German Terrorism Trial Puts Racism Fears In The Spotlight

Germany’s biggest terrorism trial in decades begins Monday. The case centers on a 38-year-old Beate Zschaepe, the surviving member of a right-wing extremist group called the National Socialist Underground. The group is accused of killing ten people, most of them of Turkish descent.

Although the families of the victims fear the trial will drag on for years, they hope it will shine light on the racism they believe is still prevalent in German society.

During a recent meeting filmed by public broadcaster ARD, Ismail Yozgat wept as he described the murder of his only son, 21-year-old Halit Yozgat, to the German president.

Halit was fatally shot seven years ago at the family’s Internet café in the central German city of Kassel. His is just one of ten murders blamed on the NSU.

At the videotaped meeting, German President Joachim Gauck put his arm around the elder Yozgat’s shoulders, trying to show his government’s solidarity with the mostly Turkish victims of the racist murder spree.

Yozgat, however, is not comforted. He shouts: “If the government offered us millions, I wouldn’t take it!”

Ismail Yozgat’s frustration is shared by many among the three million people of Turkish descent living in Germany. They want to know why German authorities failed to uncover, let alone stop, a decade-long Neo-Nazi terror campaign against them.

Instead, police blamed the victims, linking them to foreign criminal gangs.

“In some cases, the police entered the private apartments of the families with dogs in order to find something,” says Barbara John, the government-appointed representative for the families. “And of course all the neighbors looked at them and said: ‘Well you know when the German police think something is wrong with this family, they must have a point.'”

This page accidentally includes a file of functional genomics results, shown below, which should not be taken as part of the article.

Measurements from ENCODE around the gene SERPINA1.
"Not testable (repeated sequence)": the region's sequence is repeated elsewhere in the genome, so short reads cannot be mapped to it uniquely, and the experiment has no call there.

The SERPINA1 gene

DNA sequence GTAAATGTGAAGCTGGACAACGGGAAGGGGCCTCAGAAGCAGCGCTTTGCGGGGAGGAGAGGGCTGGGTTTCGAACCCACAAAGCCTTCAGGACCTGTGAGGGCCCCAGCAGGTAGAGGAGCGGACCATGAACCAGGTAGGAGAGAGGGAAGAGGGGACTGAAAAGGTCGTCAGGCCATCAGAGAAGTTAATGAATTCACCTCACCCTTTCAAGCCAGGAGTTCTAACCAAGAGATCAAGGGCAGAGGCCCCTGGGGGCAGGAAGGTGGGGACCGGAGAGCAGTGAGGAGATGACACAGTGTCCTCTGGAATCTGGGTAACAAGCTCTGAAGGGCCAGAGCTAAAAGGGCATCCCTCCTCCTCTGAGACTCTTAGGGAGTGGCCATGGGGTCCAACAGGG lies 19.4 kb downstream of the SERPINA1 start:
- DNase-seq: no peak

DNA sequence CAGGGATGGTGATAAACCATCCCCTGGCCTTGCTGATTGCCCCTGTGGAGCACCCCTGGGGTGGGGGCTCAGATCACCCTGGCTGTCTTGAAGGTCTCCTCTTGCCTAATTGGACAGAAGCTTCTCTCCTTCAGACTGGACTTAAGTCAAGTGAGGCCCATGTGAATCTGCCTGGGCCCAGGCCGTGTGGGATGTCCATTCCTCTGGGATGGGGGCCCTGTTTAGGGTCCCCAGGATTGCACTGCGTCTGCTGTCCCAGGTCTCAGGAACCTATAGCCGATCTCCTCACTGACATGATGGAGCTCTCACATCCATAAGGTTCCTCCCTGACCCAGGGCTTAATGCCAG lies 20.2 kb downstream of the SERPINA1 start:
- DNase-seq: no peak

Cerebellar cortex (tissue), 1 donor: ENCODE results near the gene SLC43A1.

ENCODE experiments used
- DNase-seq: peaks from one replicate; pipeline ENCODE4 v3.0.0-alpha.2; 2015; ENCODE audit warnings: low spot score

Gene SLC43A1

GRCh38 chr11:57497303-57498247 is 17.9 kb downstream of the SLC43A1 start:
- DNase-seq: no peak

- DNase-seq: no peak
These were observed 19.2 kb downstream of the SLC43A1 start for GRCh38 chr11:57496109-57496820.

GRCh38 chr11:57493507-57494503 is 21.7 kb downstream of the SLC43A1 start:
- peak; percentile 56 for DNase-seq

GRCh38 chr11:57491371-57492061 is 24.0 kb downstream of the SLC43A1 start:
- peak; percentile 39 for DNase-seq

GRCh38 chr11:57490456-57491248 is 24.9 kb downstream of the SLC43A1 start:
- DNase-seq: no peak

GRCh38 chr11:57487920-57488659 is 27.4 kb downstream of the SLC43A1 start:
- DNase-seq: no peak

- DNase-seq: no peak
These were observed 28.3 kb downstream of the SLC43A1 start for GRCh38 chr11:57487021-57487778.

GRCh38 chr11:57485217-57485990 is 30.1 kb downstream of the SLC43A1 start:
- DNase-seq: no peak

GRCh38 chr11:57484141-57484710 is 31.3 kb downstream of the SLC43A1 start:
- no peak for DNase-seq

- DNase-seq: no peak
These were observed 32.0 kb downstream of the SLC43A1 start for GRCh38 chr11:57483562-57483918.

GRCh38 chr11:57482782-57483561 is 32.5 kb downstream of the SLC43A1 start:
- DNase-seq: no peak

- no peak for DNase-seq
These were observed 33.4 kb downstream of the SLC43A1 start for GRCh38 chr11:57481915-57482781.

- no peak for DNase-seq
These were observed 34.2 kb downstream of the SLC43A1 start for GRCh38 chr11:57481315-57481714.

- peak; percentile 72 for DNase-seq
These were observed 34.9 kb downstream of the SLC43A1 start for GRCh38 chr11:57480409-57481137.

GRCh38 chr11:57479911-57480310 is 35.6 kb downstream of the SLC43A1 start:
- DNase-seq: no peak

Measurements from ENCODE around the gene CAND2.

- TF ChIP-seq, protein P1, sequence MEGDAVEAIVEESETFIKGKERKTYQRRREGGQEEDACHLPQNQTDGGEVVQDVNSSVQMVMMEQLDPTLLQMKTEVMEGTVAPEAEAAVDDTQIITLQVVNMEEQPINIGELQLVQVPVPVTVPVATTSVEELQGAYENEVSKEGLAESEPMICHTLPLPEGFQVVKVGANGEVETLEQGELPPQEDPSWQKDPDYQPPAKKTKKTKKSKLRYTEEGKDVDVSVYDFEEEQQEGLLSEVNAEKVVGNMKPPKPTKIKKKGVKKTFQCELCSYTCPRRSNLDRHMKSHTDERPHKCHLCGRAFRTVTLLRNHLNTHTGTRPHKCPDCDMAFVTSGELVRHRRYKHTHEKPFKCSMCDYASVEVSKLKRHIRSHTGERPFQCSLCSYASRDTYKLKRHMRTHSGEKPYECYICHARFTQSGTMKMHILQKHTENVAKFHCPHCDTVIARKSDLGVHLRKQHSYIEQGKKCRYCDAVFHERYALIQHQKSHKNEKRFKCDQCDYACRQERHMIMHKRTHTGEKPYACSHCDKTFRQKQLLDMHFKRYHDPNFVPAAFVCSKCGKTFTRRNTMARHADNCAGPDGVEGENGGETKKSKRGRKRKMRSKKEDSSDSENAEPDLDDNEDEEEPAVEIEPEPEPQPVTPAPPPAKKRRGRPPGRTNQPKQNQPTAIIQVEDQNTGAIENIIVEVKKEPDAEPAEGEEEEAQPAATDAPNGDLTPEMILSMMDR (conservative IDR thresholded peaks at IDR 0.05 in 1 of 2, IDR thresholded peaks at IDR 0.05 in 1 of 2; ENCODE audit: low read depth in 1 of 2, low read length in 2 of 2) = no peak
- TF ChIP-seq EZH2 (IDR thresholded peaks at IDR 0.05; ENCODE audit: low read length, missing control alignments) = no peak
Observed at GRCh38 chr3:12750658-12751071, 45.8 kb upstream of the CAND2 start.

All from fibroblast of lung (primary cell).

It wasn’t until late 2011, when authorities finally identified the murders as part of a homebred terror campaign by the National Socialist Underground. Police uncovered a gun used in the shooting as well as video-taped confessions by two NSU members who committed suicide.

At a memorial service last year, Chancellor Angela Merkel apologized to the victims. Several top officials – including the head of Germany’s domestic security service — were forced to resign over the botched investigations.

But critics say little has changed since then.

“There are still too many people here who think anyone in Germany with immigrant roots doesn’t belong and causes trouble,” says Mely Kiak, a German author and journalist of Turkish descent.

Kiak and others also criticize the way German officials are handling the trial, which is starting three weeks later than planned because of problems over media access.

The government also doesn’t appear to have a strong case against main defendant Zschaepe, who is also accused in at least two bombings and more than a dozen bank robberies.

Daniel Koehler of Exit Deutschland, a group that helps people leave neo-Nazi movements, says if prosecutors can’t prove Zschaepe played a role in the killings, they will no longer be viewed as terrorist acts, but as simple murders committed by her two dead accomplices.

“This would mean, by the German legal definition, that this group was not a terrorist organization because they have to be three, at least,” Koehler says.

Koehler says that an acquittal would bolster German authorities who don’t view neo-Nazis as a serious threat to society.

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